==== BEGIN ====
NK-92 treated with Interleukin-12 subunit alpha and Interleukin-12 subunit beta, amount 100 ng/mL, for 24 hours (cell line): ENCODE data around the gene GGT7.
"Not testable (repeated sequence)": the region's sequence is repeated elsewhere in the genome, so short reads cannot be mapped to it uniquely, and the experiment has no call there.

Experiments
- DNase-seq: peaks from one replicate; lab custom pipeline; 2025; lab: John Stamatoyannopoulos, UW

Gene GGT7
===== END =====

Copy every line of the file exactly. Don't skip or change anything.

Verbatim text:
NK-92 treated with Interleukin-12 subunit alpha and Interleukin-12 subunit beta, amount 100 ng/mL, for 24 hours (cell line): ENCODE data around the gene GGT7.
"Not testable (repeated sequence)": the region's sequence is repeated elsewhere in the genome, so short reads cannot be mapped to it uniquely, and the experiment has no call there.

Experiments
- DNase-seq: peaks from one replicate; lab custom pipeline; 2025; lab: John Stamatoyannopoulos, UW

Gene GGT7